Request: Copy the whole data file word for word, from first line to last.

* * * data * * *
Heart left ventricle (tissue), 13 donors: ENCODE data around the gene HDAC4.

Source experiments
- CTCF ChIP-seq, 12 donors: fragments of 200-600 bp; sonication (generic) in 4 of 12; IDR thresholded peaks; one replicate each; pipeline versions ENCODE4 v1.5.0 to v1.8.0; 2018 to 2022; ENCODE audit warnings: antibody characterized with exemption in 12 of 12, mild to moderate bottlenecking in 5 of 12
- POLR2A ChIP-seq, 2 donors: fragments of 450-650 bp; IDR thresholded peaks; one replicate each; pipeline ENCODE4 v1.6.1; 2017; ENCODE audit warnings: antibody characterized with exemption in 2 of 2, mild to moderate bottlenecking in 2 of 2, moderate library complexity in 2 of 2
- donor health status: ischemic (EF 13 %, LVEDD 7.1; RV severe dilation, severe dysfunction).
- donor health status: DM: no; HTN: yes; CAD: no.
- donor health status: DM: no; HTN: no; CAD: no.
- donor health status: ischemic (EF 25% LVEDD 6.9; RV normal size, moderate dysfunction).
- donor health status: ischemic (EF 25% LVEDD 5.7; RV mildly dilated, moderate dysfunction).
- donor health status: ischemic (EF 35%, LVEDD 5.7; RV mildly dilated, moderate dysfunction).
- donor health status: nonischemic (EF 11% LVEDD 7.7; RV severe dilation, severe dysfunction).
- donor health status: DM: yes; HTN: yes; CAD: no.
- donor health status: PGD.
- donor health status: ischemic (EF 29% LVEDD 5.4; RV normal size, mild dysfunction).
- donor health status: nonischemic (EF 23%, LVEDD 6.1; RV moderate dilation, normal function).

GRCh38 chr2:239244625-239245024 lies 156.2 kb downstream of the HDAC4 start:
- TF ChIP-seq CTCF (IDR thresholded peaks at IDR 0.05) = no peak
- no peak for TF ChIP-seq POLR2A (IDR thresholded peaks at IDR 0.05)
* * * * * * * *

Heart left ventricle (tissue), 13 donors: ENCODE data around the gene HDAC4.

Source experiments
- CTCF ChIP-seq, 12 donors: fragments of 200-600 bp; sonication (generic) in 4 of 12; IDR thresholded peaks; one replicate each; pipeline versions ENCODE4 v1.5.0 to v1.8.0; 2018 to 2022; ENCODE audit warnings: antibody characterized with exemption in 12 of 12, mild to moderate bottlenecking in 5 of 12
- POLR2A ChIP-seq, 2 donors: fragments of 450-650 bp; IDR thresholded peaks; one replicate each; pipeline ENCODE4 v1.6.1; 2017; ENCODE audit warnings: antibody characterized with exemption in 2 of 2, mild to moderate bottlenecking in 2 of 2, moderate library complexity in 2 of 2
- donor health status: ischemic (EF 13 %, LVEDD 7.1; RV severe dilation, severe dysfunction).
- donor health status: DM: no; HTN: yes; CAD: no.
- donor health status: DM: no; HTN: no; CAD: no.
- donor health status: ischemic (EF 25% LVEDD 6.9; RV normal size, moderate dysfunction).
- donor health status: ischemic (EF 25% LVEDD 5.7; RV mildly dilated, moderate dysfunction).
- donor health status: ischemic (EF 35%, LVEDD 5.7; RV mildly dilated, moderate dysfunction).
- donor health status: nonischemic (EF 11% LVEDD 7.7; RV severe dilation, severe dysfunction).
- donor health status: DM: yes; HTN: yes; CAD: no.
- donor health status: PGD.
- donor health status: ischemic (EF 29% LVEDD 5.4; RV normal size, mild dysfunction).
- donor health status: nonischemic (EF 23%, LVEDD 6.1; RV moderate dilation, normal function).

GRCh38 chr2:239244625-239245024 lies 156.2 kb downstream of the HDAC4 start:
- TF ChIP-seq CTCF (IDR thresholded peaks at IDR 0.05) = no peak
- no peak for TF ChIP-seq POLR2A (IDR thresholded peaks at IDR 0.05)